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Ionic Liquids In Energy And Environmental Science: Properties And Applications

Author(s): Clare Anderson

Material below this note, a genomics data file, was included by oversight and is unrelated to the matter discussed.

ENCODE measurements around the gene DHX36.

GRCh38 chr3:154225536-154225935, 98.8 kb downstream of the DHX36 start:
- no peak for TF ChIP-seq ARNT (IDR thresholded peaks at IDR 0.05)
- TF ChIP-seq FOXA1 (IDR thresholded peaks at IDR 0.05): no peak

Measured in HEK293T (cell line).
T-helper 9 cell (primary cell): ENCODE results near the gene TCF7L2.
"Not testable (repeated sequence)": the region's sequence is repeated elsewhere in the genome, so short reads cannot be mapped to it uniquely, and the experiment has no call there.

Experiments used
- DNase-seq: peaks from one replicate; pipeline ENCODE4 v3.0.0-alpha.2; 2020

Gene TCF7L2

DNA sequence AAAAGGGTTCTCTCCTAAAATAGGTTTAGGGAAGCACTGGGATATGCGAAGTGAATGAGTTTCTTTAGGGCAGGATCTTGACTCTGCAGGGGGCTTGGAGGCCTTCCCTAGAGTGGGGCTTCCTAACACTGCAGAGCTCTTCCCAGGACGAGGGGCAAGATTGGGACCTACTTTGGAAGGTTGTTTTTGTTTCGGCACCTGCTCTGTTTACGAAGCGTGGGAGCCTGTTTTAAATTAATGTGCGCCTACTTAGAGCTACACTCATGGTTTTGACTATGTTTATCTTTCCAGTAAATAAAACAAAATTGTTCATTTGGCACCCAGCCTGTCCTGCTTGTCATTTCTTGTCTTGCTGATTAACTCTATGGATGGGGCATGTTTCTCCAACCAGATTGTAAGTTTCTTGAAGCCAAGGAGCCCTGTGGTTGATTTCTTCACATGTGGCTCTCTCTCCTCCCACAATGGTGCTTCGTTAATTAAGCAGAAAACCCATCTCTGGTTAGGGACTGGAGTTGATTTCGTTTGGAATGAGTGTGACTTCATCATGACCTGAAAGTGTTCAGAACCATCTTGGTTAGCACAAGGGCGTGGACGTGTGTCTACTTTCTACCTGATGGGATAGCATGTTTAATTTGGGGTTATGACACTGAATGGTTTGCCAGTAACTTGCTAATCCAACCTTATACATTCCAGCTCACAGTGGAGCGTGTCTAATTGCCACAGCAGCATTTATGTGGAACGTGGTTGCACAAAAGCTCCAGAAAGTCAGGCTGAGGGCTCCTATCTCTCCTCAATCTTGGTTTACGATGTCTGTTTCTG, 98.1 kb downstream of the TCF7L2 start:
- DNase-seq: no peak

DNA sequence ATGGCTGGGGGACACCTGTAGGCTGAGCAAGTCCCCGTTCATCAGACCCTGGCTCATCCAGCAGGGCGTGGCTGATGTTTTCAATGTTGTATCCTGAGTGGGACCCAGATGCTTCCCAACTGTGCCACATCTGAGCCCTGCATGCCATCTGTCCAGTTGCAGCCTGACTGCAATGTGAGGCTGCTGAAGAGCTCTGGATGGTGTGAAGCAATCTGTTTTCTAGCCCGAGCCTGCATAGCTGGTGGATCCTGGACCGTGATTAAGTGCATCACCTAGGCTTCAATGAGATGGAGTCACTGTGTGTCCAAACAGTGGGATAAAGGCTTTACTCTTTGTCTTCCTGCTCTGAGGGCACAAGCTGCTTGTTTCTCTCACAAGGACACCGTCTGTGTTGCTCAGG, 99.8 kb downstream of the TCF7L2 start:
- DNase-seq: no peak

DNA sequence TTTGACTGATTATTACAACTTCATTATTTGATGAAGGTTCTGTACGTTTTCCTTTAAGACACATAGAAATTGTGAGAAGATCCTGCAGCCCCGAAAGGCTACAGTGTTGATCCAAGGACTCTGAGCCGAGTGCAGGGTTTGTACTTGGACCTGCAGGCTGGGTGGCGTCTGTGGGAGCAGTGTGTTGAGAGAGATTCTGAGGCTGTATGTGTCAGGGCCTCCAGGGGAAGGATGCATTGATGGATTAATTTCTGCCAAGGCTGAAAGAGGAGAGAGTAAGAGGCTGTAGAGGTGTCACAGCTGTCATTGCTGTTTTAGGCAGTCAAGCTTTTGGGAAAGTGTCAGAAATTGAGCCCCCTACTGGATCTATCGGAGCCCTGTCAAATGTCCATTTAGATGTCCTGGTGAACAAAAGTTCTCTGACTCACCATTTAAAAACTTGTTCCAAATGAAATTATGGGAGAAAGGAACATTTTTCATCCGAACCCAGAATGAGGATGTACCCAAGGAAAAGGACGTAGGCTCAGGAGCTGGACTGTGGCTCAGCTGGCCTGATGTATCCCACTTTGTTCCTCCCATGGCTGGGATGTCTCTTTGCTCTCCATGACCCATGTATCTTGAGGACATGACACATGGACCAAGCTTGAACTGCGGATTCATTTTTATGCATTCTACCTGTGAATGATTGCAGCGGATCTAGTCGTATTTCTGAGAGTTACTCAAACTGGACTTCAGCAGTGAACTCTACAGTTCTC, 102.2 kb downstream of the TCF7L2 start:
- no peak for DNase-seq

Ionic liquids (ILs) are salts that include both cations and anions and are generally liquids at temperature below 100°C. At room temperature, salts that are liquids are known as Room-Temperature Ionic Liquids (RTILs). ILs has considerably lower melting points than inorganic salts, owing to the greater sizes of either the cations or the anion, or both. Furthermore, their molecular geometries have a significant degree of asymmetry, which affects ionic packing and, as a result, reduces Coulombic attraction between ions. . Walden (1914) made the first IL by neutralizing ethylamine with a strong nitric acid solution. The ethyl ammonium nitrate IL [EtNH+3][NO3] that resulted, had a melting point of 12 ° C. ILs did not attract much attention from scientists at the time, but they looked to be promising in a variety of electrochemical applications later in the 1980s. ILs, unlike molecular liquids, have a number of distinguishing characteristics that make them ideal solvents for a variety of industrial applications. High polarity, low volatility, strong thermal stability, high ionic conductivity, low melting point, and structural design ability are some of the physicochemical characteristics of ILs. ILs have been regarded as promising solvents with new characteristics in organic synthesis, catalysis, and electrochemistry, metal separation, gas separation, biomass processing, pharmaceuticals, tribology, and energy storage devices such as batteries, super capacitors, and fuel cells for the past two decades.

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